Why portable console gaming needs to go away

Are portable gaming consoles still relevant in a marketplace dominated by quick and easy casual games?

(Credit: Sony; CBSi)

Throw in the towel, Sony and Nintendo; it's game over. Portable console gaming no longer has a practical place in the current landscape of casual flick, drag and swipe games. There is no room for the 3DSes and Vitas of the world when all-in-one functionality is now more important than high-tech, gaming-focused mobile systems.

Current consumers are more concerned with brief sessions of stimulation than they are with playing a complex 25-hour RPG. Take it from me, I've played those games on a Nintendo DS and Sony PSP before. I know how great they are.

But gaming is a serious business, and if consumers are content with an iPhone for music, video and games, there is absolutely no practical need to carry around another bulky piece of hardware that is more than twice a smartphone's size and needs to be recharged after five hours of play time. The audience — or attention span — for hard-core mobile gaming may be shrinking.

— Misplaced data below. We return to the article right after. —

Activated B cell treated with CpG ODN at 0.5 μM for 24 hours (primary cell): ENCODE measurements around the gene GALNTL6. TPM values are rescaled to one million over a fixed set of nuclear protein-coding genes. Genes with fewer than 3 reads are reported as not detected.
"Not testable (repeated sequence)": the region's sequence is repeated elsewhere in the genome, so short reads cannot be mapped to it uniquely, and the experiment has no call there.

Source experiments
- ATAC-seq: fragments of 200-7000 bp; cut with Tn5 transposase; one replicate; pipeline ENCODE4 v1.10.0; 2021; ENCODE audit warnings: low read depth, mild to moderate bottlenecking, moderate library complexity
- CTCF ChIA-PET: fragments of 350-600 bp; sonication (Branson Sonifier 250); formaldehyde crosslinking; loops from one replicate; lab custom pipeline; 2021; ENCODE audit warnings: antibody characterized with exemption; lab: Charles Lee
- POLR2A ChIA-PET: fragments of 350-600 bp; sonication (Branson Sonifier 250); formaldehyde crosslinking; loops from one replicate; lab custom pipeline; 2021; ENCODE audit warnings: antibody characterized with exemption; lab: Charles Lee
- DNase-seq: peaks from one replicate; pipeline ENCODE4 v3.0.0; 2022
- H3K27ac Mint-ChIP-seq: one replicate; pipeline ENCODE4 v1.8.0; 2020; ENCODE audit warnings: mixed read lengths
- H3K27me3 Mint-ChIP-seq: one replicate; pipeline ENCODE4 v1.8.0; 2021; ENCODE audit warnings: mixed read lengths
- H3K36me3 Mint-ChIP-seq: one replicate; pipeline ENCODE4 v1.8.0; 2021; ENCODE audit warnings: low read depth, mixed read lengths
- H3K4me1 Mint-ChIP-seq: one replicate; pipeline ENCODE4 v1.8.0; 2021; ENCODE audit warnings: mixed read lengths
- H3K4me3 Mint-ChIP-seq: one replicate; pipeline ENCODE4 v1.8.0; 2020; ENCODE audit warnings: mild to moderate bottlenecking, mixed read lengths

Please don't read this like I'm saying smartphone and iPad games are better than those found on Nintendo and Sony's portables. They're not. They're just extremely accessible. Quite frankly, a lot of them are just plain awful. But that doesn't matter. There are enough affordable titles with flashy graphics and cute creatures to pacify anyone who's sitting in a waiting room for 25 minutes. Why would anyone carry around Brain Age if they can just play Sudoku for free on their iOS or Android device?